Dickens’ bank is an impressive, well preserved building that’s still standing. It’s no longer a bank, but you’ll be relieved to hear that doesn’t mean it’s now an overpriced Italian restaurant complete with waiters with dodgy Italian accents mispronouncing “calzone”. The bank is rather tucked away, off the beaten track. In Dicken’s time affluent areas could stand cheek by jowl with some of the worst slums in London (some of my photographs of Jack the Ripper’s Whitechapel are shocking, not just for the levels of poverty shown, but for the fact they were taken just a few minutes walk from the heart of the City of London). Dickens’ bank was located in what was an affluent area, and Dickens lived in a simirly affluent area, but to get to his bank on foot Dickens had to walk through an area known as “thieve’s kitchen”, the very place where he had the Artful Dodger show Oliver Twist how to pick a pocket or two. And Bill Sikes’ hunting ground and what was Fagin’s Den, aren’t far away. Dickens went on many a research trip into the slums and prisons for his novels of course, but much of what he wrote about was right there around him, anytime he wanted to see it.
You can’t wander around Clerkenwell or Holborn for long before stumbling across a house or rooms (or blue plaque where they once stood), where Dickens used to live. There’s one house down a narrow little street heading south off Holborn towards the Chancery of Jaundice v Jaundice fame; another place was just north of Holborn in a huge celebration of gothic style architecture originally built as the Prudential Building (many decades after Dickens lived on the spot); one was in beautiful Gray’s Inn Fields, and another home further north in Doughty Street is now a Dickens Museum. And he lived in all of these in a very short space of time. You could be forgiven for thinking he had shares in Pickfords. But it was actually simple practicality. He (or to be totally accurate his wife) was producing children at about the same speed as he was prodcing novels, so not only did he keep moving to more upmarket properties in keeping with his increasing affluence and standing in society, he also needed additional bedrooms and square footage.
Most pubs in the Clerkenwell and Holborn area, where Dickens set much of Oliver Twist and Bleak House respectively, claim Dickens used to drink there. The pub opposite Charing Cross station (built on the spot where Dickens worked in a blacking factory as a boy; an experience he used in David Copperfeld) also claims he drank there. Fleet Street’s most famous pub, Ye Olde Cheshire Cheese, lists Dickens amongst the many notables it states drank there. Down in Wapping, another famous pub, the Prospect of Whitby, does likewise, and cross the river to the Trafalgar Tavern in Greenwich and guess what? Yep, you guessed it, but Dickens didn’t just drink there, apparently it was his favourite pub no less. If all this is to be believed I’m surprised he ever had enough time to do do any writing! Or that he was ever sober enough! I wonder if there was a fella going round London scamming pubs by claiming “I’m Charles Dickens you know”. “Really” says the barman, “well in that case yer money’s no good ‘ere, ‘ave a pint on the ‘ouse.” In the days before photography, and before newspapers and periodicals had the technology to reproduce drawn images, you’d be amzed what you could get away with!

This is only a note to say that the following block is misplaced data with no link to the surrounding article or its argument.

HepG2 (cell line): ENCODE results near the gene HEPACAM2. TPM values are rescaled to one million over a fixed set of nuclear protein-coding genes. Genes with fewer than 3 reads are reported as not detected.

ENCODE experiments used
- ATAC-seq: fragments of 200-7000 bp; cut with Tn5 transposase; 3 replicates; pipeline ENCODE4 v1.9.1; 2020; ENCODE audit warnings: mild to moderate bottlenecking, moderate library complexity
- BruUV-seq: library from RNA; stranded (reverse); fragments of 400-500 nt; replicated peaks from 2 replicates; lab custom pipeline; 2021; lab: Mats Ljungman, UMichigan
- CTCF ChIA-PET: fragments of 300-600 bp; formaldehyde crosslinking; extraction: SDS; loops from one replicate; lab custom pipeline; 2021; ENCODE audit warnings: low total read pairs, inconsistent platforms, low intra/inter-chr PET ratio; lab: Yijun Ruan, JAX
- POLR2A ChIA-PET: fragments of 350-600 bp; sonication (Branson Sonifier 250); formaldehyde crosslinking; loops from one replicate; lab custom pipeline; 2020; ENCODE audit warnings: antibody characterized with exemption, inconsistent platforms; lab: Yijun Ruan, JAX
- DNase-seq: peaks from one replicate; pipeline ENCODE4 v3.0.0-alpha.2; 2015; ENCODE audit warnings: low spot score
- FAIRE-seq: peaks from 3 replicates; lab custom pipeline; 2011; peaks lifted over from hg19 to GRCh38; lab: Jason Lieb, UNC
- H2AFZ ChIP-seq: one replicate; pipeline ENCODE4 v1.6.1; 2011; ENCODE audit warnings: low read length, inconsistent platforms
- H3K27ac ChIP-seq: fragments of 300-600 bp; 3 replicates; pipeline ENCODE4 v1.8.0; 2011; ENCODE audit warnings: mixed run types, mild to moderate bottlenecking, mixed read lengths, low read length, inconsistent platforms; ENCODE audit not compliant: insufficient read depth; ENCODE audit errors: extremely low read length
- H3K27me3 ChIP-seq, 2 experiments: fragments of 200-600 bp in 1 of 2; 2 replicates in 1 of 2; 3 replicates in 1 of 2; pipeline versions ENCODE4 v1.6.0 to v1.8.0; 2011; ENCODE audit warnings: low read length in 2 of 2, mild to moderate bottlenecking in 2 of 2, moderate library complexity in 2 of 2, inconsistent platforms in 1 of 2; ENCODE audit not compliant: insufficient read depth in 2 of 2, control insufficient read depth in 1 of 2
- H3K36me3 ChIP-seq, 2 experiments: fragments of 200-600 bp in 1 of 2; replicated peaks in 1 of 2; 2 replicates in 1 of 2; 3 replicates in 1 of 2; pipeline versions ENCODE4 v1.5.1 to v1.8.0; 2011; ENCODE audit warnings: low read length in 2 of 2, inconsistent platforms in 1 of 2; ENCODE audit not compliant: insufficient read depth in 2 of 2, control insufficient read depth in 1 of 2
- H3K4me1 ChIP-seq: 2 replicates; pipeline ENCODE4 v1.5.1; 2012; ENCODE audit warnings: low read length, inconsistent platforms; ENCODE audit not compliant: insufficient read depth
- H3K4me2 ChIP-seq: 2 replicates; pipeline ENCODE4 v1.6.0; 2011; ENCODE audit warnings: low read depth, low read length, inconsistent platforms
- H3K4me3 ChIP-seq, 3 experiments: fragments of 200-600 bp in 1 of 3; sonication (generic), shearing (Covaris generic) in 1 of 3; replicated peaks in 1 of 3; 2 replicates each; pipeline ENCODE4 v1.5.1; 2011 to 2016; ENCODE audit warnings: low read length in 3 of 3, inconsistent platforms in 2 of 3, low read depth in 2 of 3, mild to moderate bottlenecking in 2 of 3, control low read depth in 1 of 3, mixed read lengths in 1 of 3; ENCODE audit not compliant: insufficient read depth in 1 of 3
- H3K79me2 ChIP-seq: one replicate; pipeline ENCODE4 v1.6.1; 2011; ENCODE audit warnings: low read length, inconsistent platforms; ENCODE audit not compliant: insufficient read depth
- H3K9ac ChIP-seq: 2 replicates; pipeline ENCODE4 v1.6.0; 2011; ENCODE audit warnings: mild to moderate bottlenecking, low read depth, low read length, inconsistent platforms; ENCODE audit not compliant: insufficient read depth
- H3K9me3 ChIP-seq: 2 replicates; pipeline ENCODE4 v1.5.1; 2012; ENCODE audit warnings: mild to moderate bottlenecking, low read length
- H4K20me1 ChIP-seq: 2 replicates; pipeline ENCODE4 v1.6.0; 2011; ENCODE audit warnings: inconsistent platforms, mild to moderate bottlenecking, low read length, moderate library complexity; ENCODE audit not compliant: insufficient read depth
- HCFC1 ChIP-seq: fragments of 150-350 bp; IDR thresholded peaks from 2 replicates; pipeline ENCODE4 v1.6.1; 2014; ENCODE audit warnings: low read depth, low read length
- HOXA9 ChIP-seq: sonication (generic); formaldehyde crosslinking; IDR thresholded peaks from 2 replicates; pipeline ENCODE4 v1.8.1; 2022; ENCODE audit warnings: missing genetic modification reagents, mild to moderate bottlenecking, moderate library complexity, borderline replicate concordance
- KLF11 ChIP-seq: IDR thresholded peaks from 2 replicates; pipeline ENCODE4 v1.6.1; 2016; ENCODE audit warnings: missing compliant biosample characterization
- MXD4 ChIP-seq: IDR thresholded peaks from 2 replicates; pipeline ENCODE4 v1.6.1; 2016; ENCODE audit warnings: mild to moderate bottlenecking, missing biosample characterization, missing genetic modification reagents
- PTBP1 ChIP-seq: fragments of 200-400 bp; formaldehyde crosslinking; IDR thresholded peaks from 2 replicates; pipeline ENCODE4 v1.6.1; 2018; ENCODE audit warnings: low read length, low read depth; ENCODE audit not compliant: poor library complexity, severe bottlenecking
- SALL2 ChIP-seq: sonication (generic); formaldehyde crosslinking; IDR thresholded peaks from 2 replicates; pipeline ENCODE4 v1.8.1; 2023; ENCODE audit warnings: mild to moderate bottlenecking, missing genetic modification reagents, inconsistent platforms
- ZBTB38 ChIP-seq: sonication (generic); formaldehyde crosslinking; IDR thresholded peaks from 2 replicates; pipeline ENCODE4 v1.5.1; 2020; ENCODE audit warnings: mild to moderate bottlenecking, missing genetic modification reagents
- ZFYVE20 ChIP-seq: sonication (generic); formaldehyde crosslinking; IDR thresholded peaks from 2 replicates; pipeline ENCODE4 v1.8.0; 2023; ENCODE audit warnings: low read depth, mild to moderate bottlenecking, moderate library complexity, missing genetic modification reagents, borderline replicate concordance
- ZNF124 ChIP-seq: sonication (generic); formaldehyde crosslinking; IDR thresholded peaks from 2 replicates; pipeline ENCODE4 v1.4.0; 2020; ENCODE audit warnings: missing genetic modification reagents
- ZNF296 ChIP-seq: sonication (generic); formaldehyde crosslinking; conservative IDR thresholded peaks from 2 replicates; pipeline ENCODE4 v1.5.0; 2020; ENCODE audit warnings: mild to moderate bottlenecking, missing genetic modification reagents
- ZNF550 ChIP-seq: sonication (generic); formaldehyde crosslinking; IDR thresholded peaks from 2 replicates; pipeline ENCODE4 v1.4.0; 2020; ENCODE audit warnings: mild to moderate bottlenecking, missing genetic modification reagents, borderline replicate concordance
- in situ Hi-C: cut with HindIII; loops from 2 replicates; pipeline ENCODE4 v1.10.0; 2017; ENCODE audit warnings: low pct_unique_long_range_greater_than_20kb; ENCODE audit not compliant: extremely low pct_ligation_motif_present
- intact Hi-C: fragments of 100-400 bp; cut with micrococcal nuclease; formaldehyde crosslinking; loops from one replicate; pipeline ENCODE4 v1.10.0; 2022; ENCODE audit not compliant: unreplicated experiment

And talking of scams, there’s Ye Olde Curiosity Shop. This shop (still a shop today, now selling shoes that if you have to ask their price you can’t afford them) just off Lincoln’s Inn Fields, appears in the London A-Z, guide books, Wikipedia and countless other places as the very shop on which Dickens based his book The Old Curiosity Shop. The story goes that Dickens lived nearby and popped into the shop from time to time. You can almost see Little Nell coming out the front door. Only trouble is, it’s complete nonsense. It has nothing to do with Dickens’ story. A while after Dickens was dead, the owner of this ordinary Victorian shop, thought it would be a good advertising ploy to start calling his place Ye Olde Curiosity Shop as featured by Dickens. It certainly worked. Still does!